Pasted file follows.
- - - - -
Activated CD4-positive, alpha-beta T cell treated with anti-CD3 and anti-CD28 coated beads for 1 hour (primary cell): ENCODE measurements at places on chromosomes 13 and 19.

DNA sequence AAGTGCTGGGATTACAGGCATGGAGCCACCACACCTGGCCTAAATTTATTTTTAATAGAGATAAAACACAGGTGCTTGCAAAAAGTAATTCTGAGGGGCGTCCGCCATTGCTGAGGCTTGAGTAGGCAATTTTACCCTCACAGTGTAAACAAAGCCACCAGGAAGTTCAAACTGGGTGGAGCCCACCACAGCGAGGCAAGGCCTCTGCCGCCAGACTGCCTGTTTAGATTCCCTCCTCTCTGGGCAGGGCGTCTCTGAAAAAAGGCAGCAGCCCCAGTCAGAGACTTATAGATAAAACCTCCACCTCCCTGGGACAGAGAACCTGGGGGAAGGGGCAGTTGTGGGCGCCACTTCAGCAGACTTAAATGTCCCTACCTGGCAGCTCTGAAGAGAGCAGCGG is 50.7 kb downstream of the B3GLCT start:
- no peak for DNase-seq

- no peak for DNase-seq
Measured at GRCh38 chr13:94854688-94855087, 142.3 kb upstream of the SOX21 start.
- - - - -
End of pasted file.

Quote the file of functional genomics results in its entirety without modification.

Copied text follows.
Activated CD4-positive, alpha-beta T cell treated with anti-CD3 and anti-CD28 coated beads for 1 hour (primary cell): ENCODE measurements at places on chromosomes 13 and 19.

DNA sequence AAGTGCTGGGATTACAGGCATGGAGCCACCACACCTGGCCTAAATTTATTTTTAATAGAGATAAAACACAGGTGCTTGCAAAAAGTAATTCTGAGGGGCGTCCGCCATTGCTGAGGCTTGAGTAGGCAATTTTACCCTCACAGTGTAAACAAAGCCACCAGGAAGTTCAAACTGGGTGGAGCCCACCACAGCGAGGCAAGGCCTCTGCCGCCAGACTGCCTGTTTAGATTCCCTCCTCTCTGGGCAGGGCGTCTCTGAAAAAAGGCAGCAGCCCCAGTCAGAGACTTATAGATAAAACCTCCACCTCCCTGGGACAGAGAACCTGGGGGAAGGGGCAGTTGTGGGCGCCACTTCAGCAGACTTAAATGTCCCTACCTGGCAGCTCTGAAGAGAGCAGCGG is 50.7 kb downstream of the B3GLCT start:
- no peak for DNase-seq

- no peak for DNase-seq
Measured at GRCh38 chr13:94854688-94855087, 142.3 kb upstream of the SOX21 start.